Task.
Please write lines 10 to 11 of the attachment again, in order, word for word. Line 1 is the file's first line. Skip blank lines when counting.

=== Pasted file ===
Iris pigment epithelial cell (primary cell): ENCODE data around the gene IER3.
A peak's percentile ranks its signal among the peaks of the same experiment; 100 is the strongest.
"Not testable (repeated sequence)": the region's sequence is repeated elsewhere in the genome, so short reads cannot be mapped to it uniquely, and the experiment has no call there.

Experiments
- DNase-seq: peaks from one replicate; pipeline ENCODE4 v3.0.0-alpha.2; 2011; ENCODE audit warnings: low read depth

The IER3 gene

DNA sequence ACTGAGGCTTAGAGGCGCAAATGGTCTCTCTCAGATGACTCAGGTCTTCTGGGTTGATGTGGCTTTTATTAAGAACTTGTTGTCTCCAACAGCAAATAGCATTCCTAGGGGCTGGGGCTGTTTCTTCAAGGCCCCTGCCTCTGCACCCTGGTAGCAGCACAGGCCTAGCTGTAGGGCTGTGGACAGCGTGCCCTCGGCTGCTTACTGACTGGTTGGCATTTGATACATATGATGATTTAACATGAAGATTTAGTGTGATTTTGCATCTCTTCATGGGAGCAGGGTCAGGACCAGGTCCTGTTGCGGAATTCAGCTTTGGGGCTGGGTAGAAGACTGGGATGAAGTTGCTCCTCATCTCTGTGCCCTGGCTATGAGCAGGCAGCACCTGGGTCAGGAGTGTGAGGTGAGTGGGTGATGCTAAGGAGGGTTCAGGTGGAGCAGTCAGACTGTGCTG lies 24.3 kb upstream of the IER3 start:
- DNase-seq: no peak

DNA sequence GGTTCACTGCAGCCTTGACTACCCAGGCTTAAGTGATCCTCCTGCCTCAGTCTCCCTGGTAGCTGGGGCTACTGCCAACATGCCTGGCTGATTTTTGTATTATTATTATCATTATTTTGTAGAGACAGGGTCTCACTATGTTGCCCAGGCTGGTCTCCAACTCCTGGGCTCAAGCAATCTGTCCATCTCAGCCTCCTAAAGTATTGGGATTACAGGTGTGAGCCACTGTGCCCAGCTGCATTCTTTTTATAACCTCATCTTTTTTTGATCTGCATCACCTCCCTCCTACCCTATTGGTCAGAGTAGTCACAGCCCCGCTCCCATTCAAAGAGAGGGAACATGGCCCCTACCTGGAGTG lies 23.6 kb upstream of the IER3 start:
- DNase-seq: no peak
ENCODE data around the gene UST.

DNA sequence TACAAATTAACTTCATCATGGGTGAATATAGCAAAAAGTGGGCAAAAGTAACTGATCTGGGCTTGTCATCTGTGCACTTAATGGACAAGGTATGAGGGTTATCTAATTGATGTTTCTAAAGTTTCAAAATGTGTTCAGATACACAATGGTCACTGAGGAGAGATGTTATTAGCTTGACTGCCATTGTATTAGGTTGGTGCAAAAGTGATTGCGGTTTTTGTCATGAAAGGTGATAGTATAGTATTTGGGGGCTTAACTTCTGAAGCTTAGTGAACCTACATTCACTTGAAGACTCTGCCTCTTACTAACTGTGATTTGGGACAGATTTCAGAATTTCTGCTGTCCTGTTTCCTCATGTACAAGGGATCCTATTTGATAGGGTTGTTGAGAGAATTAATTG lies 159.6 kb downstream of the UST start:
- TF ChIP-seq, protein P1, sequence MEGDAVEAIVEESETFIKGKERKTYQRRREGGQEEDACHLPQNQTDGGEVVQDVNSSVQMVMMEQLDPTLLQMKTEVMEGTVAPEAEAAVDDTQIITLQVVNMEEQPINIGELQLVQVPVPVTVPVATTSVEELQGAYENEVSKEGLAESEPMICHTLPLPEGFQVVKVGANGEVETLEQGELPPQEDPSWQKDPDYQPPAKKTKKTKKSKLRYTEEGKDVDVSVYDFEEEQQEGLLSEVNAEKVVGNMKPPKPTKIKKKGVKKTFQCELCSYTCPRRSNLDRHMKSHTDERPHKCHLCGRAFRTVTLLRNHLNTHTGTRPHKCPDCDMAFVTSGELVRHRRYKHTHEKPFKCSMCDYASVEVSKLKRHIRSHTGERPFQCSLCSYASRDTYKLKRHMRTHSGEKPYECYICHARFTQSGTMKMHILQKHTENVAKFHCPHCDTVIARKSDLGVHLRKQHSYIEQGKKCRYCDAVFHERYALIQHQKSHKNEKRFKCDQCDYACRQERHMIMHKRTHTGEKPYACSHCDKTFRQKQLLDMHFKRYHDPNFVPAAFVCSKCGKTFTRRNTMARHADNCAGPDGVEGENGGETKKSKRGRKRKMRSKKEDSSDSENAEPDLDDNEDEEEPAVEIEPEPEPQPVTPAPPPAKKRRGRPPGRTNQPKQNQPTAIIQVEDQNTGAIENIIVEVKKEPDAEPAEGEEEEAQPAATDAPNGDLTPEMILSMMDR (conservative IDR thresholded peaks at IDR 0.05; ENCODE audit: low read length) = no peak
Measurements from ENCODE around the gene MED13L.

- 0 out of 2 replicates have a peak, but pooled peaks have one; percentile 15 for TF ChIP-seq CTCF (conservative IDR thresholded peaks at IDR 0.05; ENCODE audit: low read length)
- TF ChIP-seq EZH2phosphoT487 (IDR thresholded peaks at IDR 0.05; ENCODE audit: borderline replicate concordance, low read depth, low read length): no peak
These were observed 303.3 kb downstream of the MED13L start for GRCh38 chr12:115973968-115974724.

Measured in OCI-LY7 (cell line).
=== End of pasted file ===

- DNase-seq: no peak
ENCODE data around the gene UST.